If you think filing bankruptcy might make sense for you, the first thing you should do is consult with an experienced bankruptcy attorney. Then, there are a number of thing you should not do.
Do not run up debts in anticipation of bankruptcy
Ever since the Bankruptcy Abuse Prevention and Consumer Protection Act of 2005 (BAPCPA), federal law has precluded bankruptcy attorneys from advising their clients to run up debt in advance of declaring bankruptcy.
Congress put this provision in place as part of the abuse prevention part of BAPCPA. It means that your bankruptcy lawyer cannot tell you to go ahead and spend up to the limit on your credit cards because you will discharge that debt in bankruptcy anyway. But that does not mean a bankruptcy attorney cannot help you figure out whether acquiring certain new debts might make sense. Further it does not preclude attorneys from offering advice about whether a bankruptcy judge will interpret new debts as an attempt to take advantage of the bankruptcy system.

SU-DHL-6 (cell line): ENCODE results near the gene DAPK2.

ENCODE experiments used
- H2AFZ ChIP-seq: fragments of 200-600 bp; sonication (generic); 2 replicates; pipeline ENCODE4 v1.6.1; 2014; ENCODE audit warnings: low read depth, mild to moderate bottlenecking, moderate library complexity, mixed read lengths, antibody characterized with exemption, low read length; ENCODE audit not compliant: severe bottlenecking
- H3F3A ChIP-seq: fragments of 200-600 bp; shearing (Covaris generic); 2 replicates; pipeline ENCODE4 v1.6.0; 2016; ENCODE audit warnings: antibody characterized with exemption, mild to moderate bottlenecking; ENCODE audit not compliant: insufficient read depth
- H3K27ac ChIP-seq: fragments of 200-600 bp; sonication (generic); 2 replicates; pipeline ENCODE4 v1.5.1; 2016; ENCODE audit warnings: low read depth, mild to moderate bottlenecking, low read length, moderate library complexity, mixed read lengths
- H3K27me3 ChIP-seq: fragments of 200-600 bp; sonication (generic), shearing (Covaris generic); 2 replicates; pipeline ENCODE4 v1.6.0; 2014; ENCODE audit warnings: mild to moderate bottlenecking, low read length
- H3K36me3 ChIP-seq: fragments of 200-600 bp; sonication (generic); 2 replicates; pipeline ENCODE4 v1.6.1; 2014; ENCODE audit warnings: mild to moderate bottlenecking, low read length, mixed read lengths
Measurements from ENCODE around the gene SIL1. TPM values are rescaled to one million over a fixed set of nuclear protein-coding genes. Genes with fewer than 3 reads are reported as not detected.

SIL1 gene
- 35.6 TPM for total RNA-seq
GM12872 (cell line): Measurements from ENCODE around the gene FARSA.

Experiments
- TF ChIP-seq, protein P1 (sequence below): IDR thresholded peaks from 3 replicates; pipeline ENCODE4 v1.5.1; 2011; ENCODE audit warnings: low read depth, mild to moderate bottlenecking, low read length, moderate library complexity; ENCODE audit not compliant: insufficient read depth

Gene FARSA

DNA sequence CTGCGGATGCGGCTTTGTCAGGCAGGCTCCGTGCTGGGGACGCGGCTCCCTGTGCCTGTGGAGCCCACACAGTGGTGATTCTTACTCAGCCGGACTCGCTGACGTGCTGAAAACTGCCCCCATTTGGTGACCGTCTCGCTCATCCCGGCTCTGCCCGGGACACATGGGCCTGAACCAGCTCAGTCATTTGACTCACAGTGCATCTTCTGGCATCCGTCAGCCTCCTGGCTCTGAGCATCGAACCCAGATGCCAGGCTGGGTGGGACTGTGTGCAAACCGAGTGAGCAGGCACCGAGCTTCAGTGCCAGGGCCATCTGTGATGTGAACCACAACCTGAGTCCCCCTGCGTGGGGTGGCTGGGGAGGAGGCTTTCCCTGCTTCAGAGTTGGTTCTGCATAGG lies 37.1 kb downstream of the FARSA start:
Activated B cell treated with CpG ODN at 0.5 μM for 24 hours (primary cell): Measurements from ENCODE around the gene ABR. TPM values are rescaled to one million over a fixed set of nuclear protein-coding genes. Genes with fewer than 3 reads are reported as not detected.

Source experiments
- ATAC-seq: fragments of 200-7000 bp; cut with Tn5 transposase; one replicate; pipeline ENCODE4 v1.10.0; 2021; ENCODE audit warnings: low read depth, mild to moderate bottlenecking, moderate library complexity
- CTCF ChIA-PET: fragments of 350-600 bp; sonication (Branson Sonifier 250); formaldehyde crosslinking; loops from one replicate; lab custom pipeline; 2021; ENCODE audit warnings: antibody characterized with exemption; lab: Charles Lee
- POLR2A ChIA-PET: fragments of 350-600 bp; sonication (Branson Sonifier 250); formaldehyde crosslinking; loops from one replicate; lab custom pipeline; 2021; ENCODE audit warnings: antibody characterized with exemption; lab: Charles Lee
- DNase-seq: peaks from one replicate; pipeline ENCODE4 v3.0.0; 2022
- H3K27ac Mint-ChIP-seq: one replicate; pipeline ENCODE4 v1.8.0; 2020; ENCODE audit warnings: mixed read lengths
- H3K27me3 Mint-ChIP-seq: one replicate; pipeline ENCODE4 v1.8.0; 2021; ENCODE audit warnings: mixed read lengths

Some new debts just reflect good financial planning, regardless of whether you decide to declare bankruptcy soon after:
- Refinancing. You may refinance your mortgage at a lower rate despite impending bankruptcy. In that case, a federal bankruptcy judge would probably not view that sort of new debt as a violation of the letter or the spirit of the law designed to prevent abuse.
- Upgrading a vehicle. You may trade in your old jalopy for a reliable used car and finance part of that purchase. Again, if that car is how you get to work, no bankruptcy judge will view that as an unnecessary luxury or presume that you are taking advantage of the system.
Consult with a Pennsylvania bankruptcy lawyer to find out how bankruptcy judges in your state treat newly acquired debts during a bankruptcy. Your attorney — while not supposed to tell you to spend willy-nilly — will help you determine the advisability of new debts.